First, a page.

Feeds

DARPA to build 'needle-in-haystack' detector goggles

Not a figure of speech: That's the actual spec

Security for virtualized datacentres

Radical Pentagon boffins have decided to build super high-tech binoculars or goggles which would - according to the government specifications - be able to identify and pick out "a needle moving along the surface of a haystack".

The planned technology has been dubbed Fine Detail Optical Surveillance (FDOS), and regular readers will be unsurprised to hear that it is one of the many troubled, rather disturbing yet occasionally freakishly brilliant brainchildren of rogue US military boffin bureau DARPA.

Apparently FDOS will be "a fundamentally new optical ISR [intelligence, surveillance and reconnaissance] capability that can provide ultra high-resolution 3D images for rapid, in-field identification of a diverse set of targets". There will be "soldier portable applications" - eg binocular or goggle type form factors - as well as big rigs intended for mounting on flying spy robots and the like.

The Pentagon brainiacs, whose task in hunting down elusive malfeasants in faraway warzones is almost proverbially difficult, have decided that FDOS must be of suitable capability. According to a government notification issued last week:

The program can be described as developing the technology and systems analogous to that required for the rapid imaging and identification, without the need for scanning or focusing of the optical receiver, of a needle moving along the surface of a haystack, where the location and type of needle on the haystack is uncertain.

Presumably the Bottle-o-crisps Insanity Yardstick, Guilty-Pig-at-a-Barbecue lie detector and similar technologies are soon to follow. ®

Internet Security Threat Report 2014

More from The Register

next story
SECRET U.S. 'SPACE WARPLANE' set to return from SPY MISSION
Robot minishuttle X-37B returns after almost 2 years in orbit
LOHAN crash lands on CNN
Overflies Die Welt en route to lively US news vid
America's super-secret X-37B plane returns to Earth after nearly TWO YEARS aloft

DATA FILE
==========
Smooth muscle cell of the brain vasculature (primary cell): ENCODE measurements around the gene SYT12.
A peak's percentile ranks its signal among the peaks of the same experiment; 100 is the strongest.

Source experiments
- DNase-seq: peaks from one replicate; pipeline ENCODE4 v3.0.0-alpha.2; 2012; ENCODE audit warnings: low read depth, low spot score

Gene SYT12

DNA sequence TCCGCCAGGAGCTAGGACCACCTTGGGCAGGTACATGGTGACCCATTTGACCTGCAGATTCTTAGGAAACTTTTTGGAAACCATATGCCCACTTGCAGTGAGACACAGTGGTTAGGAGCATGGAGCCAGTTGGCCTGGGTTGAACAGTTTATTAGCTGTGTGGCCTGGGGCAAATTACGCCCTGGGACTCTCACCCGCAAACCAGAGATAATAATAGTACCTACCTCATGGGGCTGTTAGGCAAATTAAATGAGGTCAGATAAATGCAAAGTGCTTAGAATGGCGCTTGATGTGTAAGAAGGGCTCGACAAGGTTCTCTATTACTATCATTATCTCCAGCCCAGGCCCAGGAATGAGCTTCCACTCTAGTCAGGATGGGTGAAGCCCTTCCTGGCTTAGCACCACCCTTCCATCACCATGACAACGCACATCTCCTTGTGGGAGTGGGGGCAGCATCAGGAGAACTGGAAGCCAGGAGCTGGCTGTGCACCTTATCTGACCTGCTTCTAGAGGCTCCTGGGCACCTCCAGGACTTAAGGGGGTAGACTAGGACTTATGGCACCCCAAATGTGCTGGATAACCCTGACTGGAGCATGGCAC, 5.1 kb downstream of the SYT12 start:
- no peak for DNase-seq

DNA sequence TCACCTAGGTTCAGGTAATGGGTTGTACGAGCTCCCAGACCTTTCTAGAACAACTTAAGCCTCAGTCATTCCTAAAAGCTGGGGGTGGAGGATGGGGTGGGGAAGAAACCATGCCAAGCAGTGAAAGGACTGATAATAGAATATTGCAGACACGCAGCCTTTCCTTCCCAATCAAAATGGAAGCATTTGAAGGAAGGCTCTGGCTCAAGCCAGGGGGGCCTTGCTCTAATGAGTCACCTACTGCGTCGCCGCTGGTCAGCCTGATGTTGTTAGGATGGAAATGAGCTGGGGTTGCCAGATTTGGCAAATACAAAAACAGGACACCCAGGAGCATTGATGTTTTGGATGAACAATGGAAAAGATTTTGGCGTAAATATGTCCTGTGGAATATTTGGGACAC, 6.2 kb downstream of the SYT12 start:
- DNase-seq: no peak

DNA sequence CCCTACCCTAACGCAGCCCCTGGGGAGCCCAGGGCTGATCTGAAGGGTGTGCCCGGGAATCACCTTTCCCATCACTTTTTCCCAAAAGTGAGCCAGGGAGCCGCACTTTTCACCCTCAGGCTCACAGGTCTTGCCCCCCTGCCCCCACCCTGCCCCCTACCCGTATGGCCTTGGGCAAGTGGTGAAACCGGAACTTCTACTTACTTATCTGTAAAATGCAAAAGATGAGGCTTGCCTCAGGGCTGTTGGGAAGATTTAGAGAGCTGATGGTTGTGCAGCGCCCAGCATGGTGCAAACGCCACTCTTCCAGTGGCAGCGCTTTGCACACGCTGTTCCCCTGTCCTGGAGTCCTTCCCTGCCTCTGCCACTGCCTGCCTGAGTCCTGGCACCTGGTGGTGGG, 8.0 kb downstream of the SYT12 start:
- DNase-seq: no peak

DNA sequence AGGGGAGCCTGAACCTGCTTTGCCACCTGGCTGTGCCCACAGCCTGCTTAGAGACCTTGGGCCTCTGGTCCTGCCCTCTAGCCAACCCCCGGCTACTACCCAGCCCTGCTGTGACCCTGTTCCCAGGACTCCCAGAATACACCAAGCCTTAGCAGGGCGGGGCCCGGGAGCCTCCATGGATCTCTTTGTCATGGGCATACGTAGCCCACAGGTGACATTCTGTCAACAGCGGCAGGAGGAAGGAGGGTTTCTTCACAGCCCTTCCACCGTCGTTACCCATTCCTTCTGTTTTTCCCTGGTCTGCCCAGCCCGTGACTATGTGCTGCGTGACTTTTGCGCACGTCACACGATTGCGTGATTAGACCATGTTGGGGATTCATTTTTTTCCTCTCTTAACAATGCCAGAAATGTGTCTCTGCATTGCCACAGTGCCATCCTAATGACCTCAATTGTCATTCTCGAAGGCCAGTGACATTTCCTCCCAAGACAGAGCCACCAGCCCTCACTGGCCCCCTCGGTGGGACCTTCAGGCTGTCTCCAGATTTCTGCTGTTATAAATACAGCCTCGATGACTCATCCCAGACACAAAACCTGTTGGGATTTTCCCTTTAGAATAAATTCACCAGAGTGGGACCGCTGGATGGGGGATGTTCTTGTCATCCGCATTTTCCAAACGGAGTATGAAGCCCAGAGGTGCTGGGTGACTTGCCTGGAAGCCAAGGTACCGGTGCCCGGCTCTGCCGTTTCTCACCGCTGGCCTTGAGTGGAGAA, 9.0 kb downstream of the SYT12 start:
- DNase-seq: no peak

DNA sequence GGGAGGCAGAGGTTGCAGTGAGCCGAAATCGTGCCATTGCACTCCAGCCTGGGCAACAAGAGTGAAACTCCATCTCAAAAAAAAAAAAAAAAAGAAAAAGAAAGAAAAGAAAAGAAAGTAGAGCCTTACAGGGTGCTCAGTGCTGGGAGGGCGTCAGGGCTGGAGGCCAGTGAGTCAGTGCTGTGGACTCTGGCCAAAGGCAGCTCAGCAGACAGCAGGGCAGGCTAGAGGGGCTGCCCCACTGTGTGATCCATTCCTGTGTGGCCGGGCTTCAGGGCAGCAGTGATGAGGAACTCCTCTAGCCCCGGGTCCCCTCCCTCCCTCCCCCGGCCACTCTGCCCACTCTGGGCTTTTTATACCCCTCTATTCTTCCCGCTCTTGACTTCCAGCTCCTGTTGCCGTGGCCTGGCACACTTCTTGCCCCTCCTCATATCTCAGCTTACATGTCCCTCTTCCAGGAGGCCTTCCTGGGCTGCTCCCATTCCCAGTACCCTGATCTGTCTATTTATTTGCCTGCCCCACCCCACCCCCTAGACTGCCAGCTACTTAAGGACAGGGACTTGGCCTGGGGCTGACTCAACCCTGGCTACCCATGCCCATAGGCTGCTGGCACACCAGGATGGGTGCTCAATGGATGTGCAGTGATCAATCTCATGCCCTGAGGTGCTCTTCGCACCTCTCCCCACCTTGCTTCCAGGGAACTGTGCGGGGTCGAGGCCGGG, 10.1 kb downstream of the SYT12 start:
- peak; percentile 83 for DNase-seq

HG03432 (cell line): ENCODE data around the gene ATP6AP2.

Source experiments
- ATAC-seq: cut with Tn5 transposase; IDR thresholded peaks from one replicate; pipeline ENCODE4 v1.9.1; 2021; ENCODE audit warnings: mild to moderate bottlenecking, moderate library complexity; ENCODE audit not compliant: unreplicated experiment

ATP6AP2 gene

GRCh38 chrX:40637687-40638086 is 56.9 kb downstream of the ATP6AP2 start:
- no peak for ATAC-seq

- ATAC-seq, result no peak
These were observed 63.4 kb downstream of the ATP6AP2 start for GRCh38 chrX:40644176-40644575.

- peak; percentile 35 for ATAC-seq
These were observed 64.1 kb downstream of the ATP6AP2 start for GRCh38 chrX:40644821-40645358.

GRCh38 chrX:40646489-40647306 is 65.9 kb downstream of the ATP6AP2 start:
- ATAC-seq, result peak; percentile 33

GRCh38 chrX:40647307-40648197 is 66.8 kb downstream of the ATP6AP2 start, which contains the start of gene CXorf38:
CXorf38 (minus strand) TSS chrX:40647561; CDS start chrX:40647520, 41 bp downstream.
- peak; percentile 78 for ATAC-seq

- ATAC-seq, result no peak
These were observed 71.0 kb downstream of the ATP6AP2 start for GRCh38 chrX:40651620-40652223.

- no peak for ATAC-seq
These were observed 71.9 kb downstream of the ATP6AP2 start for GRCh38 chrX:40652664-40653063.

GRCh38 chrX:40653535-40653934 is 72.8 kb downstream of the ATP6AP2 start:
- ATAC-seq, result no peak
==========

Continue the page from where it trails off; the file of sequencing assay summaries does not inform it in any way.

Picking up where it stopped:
674 days in space for US Air Force's mystery orbital vehicle
'Utter killjoy Reg hacks have NEVER BEEN LAID', writes a fan
'Shuddit, smarty pants!' Some readers reacted badly to our last Doctor Who review ...
Experts brand LOHAN's squeaky-clean box
Phytosanitary treatment renders Vulture 2 crate fit for export
Carry On Cosmonaut: Willful Child is a poor taste Star Trek parody
Cringeworthy, crude and crass jokes abound in Steven Erikson’s sci-fi debut
prev story

Whitepapers

Forging a new future with identity relationship management
Learn about ForgeRock's next generation IRM platform and how it is designed to empower CEOS's and enterprises to engage with consumers.
Win a year’s supply of chocolate
There is no techie angle to this competition so we're not going to pretend there is, but everyone loves chocolate so who cares.
Why cloud backup?
Combining the latest advancements in disk-based backup with secure, integrated, cloud technologies offer organizations fast and assured recovery of their critical enterprise data.
High Performance for All
While HPC is not new, it has traditionally been seen as a specialist area – is it now geared up to meet more mainstream requirements?
Saudi Petroleum chooses Tegile storage solution
A storage solution that addresses company growth and performance for business-critical applications of caseware archive and search along with other key operational systems.